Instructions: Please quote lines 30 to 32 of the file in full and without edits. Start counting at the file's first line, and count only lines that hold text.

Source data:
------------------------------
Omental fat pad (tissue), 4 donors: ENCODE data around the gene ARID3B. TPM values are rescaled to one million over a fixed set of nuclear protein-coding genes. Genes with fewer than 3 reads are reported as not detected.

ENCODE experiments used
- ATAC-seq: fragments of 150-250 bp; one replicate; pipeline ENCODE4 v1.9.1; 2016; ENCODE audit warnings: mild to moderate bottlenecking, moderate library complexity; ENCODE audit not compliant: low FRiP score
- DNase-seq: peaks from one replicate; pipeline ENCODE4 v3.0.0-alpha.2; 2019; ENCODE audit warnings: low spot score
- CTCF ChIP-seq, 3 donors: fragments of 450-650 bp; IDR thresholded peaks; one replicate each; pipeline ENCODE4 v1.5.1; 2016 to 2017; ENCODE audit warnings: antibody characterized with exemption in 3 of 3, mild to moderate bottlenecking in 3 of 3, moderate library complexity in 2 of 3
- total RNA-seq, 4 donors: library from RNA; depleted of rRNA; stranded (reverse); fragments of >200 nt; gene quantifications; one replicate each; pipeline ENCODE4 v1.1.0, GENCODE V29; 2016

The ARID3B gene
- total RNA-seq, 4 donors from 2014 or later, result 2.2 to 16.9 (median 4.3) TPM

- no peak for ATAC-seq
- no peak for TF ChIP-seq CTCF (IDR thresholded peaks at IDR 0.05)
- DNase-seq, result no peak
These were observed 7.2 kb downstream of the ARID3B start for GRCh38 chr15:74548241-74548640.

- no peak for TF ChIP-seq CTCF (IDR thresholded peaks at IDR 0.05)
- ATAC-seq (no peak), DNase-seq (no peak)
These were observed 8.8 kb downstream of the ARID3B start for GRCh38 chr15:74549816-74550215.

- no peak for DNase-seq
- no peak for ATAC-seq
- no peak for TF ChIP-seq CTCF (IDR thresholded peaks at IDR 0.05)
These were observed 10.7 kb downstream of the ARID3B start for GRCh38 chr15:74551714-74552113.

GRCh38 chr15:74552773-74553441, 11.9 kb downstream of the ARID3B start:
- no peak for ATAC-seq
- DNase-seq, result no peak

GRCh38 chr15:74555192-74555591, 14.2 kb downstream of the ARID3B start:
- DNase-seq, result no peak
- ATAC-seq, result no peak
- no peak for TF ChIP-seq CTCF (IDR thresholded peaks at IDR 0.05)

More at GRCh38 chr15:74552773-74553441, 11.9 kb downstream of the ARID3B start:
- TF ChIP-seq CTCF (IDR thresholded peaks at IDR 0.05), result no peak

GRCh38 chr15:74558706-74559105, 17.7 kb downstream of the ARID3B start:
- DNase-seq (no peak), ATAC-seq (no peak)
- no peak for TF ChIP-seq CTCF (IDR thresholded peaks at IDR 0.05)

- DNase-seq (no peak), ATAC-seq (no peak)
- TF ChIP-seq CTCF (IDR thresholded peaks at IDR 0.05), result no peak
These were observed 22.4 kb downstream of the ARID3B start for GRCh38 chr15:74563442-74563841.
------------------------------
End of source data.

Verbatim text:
- DNase-seq (no peak), ATAC-seq (no peak)
- no peak for TF ChIP-seq CTCF (IDR thresholded peaks at IDR 0.05)

- DNase-seq (no peak), ATAC-seq (no peak)